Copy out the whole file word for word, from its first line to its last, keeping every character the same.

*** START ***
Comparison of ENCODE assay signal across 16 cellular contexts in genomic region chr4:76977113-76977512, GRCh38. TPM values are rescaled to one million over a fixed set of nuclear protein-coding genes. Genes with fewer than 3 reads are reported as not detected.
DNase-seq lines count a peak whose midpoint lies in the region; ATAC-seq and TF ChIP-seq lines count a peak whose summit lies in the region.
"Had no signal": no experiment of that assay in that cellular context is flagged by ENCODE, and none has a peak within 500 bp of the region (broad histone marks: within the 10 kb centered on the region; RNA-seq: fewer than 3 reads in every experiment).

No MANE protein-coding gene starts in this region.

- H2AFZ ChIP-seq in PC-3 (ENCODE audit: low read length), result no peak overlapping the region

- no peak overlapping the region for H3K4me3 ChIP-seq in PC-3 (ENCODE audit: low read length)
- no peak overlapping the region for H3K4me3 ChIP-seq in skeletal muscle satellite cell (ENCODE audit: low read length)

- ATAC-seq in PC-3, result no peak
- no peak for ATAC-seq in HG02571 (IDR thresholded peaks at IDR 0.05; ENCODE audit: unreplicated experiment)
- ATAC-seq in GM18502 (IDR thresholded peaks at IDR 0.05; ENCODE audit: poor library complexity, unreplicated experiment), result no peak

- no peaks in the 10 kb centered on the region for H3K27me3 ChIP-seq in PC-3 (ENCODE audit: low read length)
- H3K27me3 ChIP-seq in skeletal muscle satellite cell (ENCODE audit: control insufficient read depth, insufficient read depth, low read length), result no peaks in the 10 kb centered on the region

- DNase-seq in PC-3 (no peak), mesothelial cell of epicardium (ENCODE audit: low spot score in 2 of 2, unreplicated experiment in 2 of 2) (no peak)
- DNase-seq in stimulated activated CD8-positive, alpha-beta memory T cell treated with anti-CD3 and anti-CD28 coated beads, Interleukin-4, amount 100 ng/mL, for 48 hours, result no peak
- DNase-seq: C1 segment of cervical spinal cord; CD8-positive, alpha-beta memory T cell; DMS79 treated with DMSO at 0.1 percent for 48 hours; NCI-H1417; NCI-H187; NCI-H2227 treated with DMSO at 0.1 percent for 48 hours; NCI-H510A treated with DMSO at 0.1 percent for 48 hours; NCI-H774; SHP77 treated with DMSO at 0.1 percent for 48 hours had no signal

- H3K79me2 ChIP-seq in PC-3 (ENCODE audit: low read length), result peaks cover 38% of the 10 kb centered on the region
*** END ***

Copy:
Comparison of ENCODE assay signal across 16 cellular contexts in genomic region chr4:76977113-76977512, GRCh38. TPM values are rescaled to one million over a fixed set of nuclear protein-coding genes. Genes with fewer than 3 reads are reported as not detected.
DNase-seq lines count a peak whose midpoint lies in the region; ATAC-seq and TF ChIP-seq lines count a peak whose summit lies in the region.
"Had no signal": no experiment of that assay in that cellular context is flagged by ENCODE, and none has a peak within 500 bp of the region (broad histone marks: within the 10 kb centered on the region; RNA-seq: fewer than 3 reads in every experiment).

No MANE protein-coding gene starts in this region.

- H2AFZ ChIP-seq in PC-3 (ENCODE audit: low read length), result no peak overlapping the region

- no peak overlapping the region for H3K4me3 ChIP-seq in PC-3 (ENCODE audit: low read length)
- no peak overlapping the region for H3K4me3 ChIP-seq in skeletal muscle satellite cell (ENCODE audit: low read length)

- ATAC-seq in PC-3, result no peak
- no peak for ATAC-seq in HG02571 (IDR thresholded peaks at IDR 0.05; ENCODE audit: unreplicated experiment)
- ATAC-seq in GM18502 (IDR thresholded peaks at IDR 0.05; ENCODE audit: poor library complexity, unreplicated experiment), result no peak

- no peaks in the 10 kb centered on the region for H3K27me3 ChIP-seq in PC-3 (ENCODE audit: low read length)
- H3K27me3 ChIP-seq in skeletal muscle satellite cell (ENCODE audit: control insufficient read depth, insufficient read depth, low read length), result no peaks in the 10 kb centered on the region

- DNase-seq in PC-3 (no peak), mesothelial cell of epicardium (ENCODE audit: low spot score in 2 of 2, unreplicated experiment in 2 of 2) (no peak)
- DNase-seq in stimulated activated CD8-positive, alpha-beta memory T cell treated with anti-CD3 and anti-CD28 coated beads, Interleukin-4, amount 100 ng/mL, for 48 hours, result no peak
- DNase-seq: C1 segment of cervical spinal cord; CD8-positive, alpha-beta memory T cell; DMS79 treated with DMSO at 0.1 percent for 48 hours; NCI-H1417; NCI-H187; NCI-H2227 treated with DMSO at 0.1 percent for 48 hours; NCI-H510A treated with DMSO at 0.1 percent for 48 hours; NCI-H774; SHP77 treated with DMSO at 0.1 percent for 48 hours had no signal

- H3K79me2 ChIP-seq in PC-3 (ENCODE audit: low read length), result peaks cover 38% of the 10 kb centered on the region